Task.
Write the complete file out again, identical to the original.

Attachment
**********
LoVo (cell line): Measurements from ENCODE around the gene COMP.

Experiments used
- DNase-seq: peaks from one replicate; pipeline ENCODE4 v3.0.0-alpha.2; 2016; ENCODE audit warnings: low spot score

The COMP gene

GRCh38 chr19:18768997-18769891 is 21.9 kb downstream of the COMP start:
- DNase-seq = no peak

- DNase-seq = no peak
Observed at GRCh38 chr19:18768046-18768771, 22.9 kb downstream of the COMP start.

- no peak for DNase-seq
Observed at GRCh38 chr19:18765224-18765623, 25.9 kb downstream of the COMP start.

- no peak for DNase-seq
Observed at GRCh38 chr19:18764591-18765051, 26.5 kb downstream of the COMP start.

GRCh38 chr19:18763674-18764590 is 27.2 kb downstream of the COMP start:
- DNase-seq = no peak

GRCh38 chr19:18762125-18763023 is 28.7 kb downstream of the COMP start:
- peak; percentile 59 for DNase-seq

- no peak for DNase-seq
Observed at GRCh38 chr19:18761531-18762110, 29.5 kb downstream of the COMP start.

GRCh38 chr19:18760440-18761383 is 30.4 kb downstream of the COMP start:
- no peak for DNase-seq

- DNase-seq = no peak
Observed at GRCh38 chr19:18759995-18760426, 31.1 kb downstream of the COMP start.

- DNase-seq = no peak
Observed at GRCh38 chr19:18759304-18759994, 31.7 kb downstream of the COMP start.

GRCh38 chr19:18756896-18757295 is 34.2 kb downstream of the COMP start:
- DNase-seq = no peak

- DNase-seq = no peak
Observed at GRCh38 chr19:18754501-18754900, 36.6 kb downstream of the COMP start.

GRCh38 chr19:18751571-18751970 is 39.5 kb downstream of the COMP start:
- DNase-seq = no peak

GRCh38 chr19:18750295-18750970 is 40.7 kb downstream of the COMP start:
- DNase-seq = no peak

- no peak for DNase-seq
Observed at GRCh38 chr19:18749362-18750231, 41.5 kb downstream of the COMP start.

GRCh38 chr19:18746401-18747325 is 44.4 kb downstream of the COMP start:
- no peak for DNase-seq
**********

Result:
LoVo (cell line): Measurements from ENCODE around the gene COMP.

Experiments used
- DNase-seq: peaks from one replicate; pipeline ENCODE4 v3.0.0-alpha.2; 2016; ENCODE audit warnings: low spot score

The COMP gene

GRCh38 chr19:18768997-18769891 is 21.9 kb downstream of the COMP start:
- DNase-seq = no peak

- DNase-seq = no peak
Observed at GRCh38 chr19:18768046-18768771, 22.9 kb downstream of the COMP start.

- no peak for DNase-seq
Observed at GRCh38 chr19:18765224-18765623, 25.9 kb downstream of the COMP start.

- no peak for DNase-seq
Observed at GRCh38 chr19:18764591-18765051, 26.5 kb downstream of the COMP start.

GRCh38 chr19:18763674-18764590 is 27.2 kb downstream of the COMP start:
- DNase-seq = no peak

GRCh38 chr19:18762125-18763023 is 28.7 kb downstream of the COMP start:
- peak; percentile 59 for DNase-seq

- no peak for DNase-seq
Observed at GRCh38 chr19:18761531-18762110, 29.5 kb downstream of the COMP start.

GRCh38 chr19:18760440-18761383 is 30.4 kb downstream of the COMP start:
- no peak for DNase-seq

- DNase-seq = no peak
Observed at GRCh38 chr19:18759995-18760426, 31.1 kb downstream of the COMP start.

- DNase-seq = no peak
Observed at GRCh38 chr19:18759304-18759994, 31.7 kb downstream of the COMP start.

GRCh38 chr19:18756896-18757295 is 34.2 kb downstream of the COMP start:
- DNase-seq = no peak

- DNase-seq = no peak
Observed at GRCh38 chr19:18754501-18754900, 36.6 kb downstream of the COMP start.

GRCh38 chr19:18751571-18751970 is 39.5 kb downstream of the COMP start:
- DNase-seq = no peak

GRCh38 chr19:18750295-18750970 is 40.7 kb downstream of the COMP start:
- DNase-seq = no peak

- no peak for DNase-seq
Observed at GRCh38 chr19:18749362-18750231, 41.5 kb downstream of the COMP start.

GRCh38 chr19:18746401-18747325 is 44.4 kb downstream of the COMP start:
- no peak for DNase-seq